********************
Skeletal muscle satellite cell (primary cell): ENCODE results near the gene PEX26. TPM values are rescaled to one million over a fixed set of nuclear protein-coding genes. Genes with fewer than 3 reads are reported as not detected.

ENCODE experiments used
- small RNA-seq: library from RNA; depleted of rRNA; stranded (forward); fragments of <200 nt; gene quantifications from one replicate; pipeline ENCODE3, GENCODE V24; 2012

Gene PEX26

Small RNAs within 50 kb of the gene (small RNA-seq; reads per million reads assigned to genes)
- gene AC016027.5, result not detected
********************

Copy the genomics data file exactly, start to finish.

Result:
Skeletal muscle satellite cell (primary cell): ENCODE results near the gene PEX26. TPM values are rescaled to one million over a fixed set of nuclear protein-coding genes. Genes with fewer than 3 reads are reported as not detected.

ENCODE experiments used
- small RNA-seq: library from RNA; depleted of rRNA; stranded (forward); fragments of <200 nt; gene quantifications from one replicate; pipeline ENCODE3, GENCODE V24; 2012

Gene PEX26

Small RNAs within 50 kb of the gene (small RNA-seq; reads per million reads assigned to genes)
- gene AC016027.5, result not detected